Kim Campbell was infamously quoted (or misquoted) as saying that a 47-day election was no time to discuss serious issues.
Fortunately, we are in the early days of an election campaign that is almost twice that long, and will stretch on into late October. It’s also unusual to have an election campaign during the height of summer, when the weather is often top of mind.
So let’s have a debate about global warming.
Not whether or not it exists, which has been thoroughly established. There is a worldwide scientific consensus, and every major political party accepts that it is happening, whether grudgingly or not. There is also ample anecdotal evidence in the form of temperature records that have fallen by the score across B.C. We also have the raging wildfires and water restrictions to show us what global warming will mean for us on a local level.
We need to determine what the best course of action is towards change.
There are dozens of options, including changing the way we generate power, increasing energy efficiency, tax incentives, more spending on public transit, and changes in urban planning.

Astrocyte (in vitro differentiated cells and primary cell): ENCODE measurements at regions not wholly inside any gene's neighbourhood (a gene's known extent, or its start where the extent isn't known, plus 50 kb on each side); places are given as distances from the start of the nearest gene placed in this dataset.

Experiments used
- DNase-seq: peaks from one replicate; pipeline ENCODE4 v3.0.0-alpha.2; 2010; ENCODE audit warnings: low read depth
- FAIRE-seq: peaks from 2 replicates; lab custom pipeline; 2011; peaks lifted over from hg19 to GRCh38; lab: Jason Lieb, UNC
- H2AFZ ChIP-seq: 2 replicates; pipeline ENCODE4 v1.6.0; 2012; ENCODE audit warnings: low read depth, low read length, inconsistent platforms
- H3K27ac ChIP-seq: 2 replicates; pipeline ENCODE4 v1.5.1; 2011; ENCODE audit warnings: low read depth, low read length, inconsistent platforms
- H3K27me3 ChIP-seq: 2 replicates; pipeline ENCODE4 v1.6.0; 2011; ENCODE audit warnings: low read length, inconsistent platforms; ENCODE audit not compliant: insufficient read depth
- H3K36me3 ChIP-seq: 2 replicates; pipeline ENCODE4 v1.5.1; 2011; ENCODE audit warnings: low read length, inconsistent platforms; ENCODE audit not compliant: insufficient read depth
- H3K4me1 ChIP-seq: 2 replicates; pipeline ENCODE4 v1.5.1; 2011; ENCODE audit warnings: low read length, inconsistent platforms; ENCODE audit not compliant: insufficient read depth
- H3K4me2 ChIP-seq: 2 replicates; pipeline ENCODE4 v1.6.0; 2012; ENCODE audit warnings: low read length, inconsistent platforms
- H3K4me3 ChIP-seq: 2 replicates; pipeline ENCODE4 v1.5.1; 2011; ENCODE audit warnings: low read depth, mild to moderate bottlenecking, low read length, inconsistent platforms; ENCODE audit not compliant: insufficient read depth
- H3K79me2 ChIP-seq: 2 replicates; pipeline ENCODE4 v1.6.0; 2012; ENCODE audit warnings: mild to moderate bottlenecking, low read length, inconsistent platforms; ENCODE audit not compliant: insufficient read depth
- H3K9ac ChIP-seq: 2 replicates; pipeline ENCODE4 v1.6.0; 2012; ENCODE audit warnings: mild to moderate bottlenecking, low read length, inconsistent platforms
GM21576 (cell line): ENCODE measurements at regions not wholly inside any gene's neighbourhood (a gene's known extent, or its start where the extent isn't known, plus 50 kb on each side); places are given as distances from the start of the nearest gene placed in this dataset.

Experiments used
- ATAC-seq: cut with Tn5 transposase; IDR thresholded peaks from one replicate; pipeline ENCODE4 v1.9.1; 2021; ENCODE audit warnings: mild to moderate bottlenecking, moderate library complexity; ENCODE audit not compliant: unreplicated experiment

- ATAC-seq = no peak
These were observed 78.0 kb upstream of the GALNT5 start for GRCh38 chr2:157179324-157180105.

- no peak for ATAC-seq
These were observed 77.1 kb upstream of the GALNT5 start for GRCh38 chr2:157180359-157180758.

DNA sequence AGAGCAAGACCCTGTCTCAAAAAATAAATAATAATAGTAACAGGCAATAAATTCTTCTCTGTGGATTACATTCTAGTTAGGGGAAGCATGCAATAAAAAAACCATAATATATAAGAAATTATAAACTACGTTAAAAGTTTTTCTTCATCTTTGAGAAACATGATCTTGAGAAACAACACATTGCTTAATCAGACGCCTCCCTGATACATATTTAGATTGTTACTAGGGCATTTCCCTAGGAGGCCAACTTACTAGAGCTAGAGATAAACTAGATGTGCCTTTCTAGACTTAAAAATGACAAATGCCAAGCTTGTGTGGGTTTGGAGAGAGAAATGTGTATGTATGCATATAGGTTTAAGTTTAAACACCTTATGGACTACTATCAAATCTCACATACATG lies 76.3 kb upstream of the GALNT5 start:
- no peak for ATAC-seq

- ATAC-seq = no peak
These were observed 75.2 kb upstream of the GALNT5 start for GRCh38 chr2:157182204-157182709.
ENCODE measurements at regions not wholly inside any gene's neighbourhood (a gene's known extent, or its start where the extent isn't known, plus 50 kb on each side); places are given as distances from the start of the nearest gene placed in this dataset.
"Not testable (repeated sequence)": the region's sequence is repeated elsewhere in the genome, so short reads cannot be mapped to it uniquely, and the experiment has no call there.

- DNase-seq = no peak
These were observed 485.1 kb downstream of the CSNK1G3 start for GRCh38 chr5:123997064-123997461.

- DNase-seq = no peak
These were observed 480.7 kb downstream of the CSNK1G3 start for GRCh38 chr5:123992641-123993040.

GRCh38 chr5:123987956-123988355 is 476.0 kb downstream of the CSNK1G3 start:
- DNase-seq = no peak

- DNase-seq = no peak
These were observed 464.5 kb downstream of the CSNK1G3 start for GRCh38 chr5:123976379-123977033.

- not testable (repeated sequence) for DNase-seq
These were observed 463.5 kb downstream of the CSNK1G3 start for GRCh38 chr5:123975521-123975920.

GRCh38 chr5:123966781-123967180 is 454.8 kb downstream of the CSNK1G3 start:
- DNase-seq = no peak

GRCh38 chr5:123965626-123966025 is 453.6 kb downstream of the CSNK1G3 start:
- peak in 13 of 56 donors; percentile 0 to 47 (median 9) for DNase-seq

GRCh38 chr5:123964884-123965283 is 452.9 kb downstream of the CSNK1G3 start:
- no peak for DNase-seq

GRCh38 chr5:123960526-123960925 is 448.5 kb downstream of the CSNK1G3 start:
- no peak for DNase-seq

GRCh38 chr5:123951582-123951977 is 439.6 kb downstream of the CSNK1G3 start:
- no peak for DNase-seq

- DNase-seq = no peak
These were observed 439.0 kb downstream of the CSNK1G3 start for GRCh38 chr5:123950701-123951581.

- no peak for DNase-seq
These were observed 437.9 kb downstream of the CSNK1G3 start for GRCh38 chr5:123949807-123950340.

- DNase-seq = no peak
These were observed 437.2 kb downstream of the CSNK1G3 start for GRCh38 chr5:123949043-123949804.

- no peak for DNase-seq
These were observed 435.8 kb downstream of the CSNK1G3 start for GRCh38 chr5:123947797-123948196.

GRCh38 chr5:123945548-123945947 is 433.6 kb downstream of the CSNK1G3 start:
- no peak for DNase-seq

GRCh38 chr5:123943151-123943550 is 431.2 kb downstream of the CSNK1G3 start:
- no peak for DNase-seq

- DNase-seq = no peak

Depending on how we choose to proceed, we could find ourselves in a future with electric cars springing up everywhere, as in Norway, and with solar farms popping up across the Prairies, or we could pioneer a new generation of safe, efficient nuclear power projects, or we could simply hunker down and concentrate on using less energy and using what we do create more efficiently.
Any of those options are better than our current course, which is barely better than nothing. Our major opposition parties may be willing to attack the government on the environment, but they are still following rather than leading the debates on energy and climate change.
As usual, it’s up to Canadians to push for the changes we need in Ottawa.